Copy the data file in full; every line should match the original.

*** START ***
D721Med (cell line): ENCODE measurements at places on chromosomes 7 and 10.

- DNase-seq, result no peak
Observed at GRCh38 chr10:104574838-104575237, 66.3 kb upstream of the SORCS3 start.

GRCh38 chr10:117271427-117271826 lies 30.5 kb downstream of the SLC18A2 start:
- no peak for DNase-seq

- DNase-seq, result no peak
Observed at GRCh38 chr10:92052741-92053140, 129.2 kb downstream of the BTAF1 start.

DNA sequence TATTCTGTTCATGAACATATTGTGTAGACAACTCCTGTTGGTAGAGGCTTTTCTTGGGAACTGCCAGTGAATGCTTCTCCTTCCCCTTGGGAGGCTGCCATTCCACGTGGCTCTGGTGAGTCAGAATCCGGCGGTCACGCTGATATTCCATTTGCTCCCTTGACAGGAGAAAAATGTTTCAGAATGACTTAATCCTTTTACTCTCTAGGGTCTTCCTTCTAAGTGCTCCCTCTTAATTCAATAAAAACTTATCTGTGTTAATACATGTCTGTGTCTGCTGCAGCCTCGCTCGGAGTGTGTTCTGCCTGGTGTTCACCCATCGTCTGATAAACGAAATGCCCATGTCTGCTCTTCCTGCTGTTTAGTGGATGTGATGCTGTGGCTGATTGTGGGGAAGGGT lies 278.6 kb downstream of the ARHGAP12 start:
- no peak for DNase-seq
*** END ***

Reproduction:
D721Med (cell line): ENCODE measurements at places on chromosomes 7 and 10.

- DNase-seq, result no peak
Observed at GRCh38 chr10:104574838-104575237, 66.3 kb upstream of the SORCS3 start.

GRCh38 chr10:117271427-117271826 lies 30.5 kb downstream of the SLC18A2 start:
- no peak for DNase-seq

- DNase-seq, result no peak
Observed at GRCh38 chr10:92052741-92053140, 129.2 kb downstream of the BTAF1 start.

DNA sequence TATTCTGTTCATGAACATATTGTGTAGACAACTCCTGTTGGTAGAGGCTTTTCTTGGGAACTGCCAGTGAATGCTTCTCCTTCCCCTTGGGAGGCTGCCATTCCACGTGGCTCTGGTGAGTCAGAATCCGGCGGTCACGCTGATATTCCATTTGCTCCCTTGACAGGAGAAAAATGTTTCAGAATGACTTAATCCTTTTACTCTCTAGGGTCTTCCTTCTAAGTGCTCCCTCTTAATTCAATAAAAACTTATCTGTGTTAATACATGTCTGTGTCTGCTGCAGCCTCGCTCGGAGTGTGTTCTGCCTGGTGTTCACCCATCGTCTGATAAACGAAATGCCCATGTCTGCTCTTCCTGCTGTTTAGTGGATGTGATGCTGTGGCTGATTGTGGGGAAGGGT lies 278.6 kb downstream of the ARHGAP12 start:
- no peak for DNase-seq